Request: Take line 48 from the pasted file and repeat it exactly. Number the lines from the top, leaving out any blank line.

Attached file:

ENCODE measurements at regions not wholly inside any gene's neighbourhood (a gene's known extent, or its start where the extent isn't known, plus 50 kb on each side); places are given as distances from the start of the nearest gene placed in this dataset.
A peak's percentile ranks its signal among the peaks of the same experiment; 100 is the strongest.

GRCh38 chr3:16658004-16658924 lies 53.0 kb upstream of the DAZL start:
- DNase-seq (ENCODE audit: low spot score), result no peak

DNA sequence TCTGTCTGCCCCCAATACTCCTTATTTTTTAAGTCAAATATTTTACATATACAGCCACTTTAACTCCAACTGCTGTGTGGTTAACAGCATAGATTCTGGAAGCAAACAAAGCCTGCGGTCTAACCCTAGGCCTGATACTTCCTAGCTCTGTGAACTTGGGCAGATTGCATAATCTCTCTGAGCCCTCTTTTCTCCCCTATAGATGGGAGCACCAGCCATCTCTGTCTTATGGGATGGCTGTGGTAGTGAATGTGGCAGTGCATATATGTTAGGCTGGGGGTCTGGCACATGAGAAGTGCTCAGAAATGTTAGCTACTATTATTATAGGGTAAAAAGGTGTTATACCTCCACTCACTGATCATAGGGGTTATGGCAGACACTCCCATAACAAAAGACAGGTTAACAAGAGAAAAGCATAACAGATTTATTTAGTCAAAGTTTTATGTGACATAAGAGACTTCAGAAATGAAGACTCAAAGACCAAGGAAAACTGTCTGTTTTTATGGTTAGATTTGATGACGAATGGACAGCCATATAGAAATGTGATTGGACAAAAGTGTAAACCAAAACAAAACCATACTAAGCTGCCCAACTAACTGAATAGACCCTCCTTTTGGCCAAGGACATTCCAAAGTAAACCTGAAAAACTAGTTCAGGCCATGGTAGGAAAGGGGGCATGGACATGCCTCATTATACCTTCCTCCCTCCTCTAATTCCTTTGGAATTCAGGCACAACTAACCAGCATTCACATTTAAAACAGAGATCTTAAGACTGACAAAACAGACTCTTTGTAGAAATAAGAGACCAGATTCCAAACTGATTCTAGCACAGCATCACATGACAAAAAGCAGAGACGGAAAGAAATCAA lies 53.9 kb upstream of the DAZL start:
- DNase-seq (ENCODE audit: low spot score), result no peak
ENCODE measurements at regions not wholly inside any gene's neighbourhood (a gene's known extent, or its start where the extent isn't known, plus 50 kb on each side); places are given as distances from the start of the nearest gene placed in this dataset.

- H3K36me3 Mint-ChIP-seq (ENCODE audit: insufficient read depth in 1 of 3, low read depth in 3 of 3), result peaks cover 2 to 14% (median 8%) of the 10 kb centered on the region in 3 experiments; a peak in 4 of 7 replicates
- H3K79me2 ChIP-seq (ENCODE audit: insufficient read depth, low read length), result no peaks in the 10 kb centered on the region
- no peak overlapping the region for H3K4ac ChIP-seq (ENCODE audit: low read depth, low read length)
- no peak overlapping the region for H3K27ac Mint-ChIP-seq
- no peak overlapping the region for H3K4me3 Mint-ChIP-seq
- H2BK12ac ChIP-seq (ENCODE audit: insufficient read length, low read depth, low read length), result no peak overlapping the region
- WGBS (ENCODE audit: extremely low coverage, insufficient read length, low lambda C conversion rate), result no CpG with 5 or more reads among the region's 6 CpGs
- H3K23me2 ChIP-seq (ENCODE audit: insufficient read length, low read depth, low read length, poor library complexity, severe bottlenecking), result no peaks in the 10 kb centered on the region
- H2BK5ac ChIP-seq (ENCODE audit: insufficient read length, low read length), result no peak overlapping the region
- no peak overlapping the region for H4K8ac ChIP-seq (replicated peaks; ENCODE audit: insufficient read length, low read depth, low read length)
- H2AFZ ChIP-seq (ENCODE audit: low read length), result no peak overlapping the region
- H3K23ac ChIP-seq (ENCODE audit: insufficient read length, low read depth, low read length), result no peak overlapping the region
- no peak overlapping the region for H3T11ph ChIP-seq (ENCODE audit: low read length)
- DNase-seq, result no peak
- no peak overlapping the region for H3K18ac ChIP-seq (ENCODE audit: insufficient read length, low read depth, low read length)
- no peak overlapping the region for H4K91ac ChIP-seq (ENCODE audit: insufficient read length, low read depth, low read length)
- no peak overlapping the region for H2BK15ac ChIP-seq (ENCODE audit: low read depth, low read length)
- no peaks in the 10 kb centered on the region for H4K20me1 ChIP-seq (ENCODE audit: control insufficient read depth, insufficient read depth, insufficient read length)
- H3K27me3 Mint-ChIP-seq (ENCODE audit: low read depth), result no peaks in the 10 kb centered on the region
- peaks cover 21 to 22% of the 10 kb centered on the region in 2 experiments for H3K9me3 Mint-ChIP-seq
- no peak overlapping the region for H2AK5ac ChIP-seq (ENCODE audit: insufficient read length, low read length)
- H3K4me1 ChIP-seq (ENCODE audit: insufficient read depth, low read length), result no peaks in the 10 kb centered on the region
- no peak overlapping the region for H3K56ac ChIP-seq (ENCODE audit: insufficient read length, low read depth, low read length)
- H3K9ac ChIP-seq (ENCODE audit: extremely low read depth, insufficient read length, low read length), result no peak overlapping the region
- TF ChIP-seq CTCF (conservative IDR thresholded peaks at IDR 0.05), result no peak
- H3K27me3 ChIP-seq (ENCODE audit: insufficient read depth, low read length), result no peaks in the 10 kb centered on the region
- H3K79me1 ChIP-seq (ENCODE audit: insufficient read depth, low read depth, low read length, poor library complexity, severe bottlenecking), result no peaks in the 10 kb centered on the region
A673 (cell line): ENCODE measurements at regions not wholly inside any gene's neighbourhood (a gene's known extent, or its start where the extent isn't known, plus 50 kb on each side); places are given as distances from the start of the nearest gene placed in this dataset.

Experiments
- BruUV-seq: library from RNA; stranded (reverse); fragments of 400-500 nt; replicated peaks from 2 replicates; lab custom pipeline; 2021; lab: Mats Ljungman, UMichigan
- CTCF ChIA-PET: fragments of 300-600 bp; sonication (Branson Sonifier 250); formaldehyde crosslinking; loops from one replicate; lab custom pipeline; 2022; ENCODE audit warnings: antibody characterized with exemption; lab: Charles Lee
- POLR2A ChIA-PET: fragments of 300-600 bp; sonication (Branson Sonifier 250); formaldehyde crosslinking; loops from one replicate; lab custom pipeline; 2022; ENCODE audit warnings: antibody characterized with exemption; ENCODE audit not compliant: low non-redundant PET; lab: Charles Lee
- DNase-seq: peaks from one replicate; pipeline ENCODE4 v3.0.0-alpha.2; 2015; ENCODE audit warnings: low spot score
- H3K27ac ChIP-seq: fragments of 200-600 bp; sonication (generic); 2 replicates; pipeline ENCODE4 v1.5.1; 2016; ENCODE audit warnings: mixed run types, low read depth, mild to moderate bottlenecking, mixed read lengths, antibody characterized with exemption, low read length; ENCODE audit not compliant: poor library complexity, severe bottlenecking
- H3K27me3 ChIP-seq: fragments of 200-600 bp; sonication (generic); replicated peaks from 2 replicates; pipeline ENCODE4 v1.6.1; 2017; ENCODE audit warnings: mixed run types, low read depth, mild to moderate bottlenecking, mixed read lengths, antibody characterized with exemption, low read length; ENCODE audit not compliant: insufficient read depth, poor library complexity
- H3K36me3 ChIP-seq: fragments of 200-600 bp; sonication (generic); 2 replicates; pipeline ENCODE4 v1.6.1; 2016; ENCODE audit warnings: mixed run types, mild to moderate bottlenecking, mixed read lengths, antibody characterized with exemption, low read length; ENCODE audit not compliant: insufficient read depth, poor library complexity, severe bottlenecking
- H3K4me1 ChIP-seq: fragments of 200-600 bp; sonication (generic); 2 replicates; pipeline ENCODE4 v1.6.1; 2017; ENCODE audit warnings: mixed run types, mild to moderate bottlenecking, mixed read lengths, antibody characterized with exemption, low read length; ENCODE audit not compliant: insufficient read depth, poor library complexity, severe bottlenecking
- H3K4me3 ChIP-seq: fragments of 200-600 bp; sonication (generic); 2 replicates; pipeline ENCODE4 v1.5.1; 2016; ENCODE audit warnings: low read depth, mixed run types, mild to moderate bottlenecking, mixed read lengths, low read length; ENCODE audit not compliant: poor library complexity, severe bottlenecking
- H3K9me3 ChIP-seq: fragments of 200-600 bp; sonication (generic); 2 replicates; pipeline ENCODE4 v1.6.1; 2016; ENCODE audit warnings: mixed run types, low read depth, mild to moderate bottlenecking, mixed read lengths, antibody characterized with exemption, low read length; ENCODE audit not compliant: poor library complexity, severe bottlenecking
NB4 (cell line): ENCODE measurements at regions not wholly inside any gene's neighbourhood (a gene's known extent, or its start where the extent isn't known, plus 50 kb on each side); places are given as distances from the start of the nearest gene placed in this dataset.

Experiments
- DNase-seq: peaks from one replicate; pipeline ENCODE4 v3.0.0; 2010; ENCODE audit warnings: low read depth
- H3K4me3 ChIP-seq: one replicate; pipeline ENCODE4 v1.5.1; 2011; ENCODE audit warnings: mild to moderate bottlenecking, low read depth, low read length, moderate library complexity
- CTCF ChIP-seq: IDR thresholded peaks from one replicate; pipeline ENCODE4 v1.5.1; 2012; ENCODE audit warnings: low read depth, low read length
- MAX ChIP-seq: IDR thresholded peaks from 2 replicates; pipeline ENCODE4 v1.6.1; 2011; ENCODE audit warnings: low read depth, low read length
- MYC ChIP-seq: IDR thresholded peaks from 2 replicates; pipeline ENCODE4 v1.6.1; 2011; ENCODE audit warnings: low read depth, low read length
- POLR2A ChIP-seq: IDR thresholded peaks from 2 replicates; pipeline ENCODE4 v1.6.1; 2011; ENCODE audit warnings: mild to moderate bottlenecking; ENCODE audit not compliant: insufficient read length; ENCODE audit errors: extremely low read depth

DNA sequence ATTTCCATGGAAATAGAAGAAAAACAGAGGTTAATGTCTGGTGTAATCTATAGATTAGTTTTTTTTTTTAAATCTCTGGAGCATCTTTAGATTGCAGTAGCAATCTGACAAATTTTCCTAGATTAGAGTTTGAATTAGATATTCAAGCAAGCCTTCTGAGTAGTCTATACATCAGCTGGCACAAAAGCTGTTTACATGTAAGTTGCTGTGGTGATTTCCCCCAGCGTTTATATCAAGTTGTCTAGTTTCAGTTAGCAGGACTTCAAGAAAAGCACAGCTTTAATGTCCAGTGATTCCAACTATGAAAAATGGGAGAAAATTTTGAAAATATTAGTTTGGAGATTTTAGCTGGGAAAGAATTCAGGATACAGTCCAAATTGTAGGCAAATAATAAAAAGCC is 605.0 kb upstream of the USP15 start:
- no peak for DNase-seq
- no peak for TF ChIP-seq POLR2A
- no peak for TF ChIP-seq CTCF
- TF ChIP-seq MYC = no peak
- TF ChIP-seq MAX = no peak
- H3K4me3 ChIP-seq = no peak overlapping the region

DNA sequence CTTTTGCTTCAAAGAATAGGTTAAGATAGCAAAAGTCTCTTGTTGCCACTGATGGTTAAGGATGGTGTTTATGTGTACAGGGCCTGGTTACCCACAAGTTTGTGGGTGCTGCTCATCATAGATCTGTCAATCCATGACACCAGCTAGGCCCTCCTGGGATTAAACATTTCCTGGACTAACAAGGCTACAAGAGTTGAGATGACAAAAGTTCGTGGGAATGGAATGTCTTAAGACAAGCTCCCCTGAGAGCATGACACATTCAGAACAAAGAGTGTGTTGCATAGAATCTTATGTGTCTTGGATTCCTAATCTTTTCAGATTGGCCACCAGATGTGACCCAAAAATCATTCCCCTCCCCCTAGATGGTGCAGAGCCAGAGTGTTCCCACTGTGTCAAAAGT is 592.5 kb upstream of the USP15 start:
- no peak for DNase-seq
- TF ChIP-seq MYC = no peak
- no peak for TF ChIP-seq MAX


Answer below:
Experiments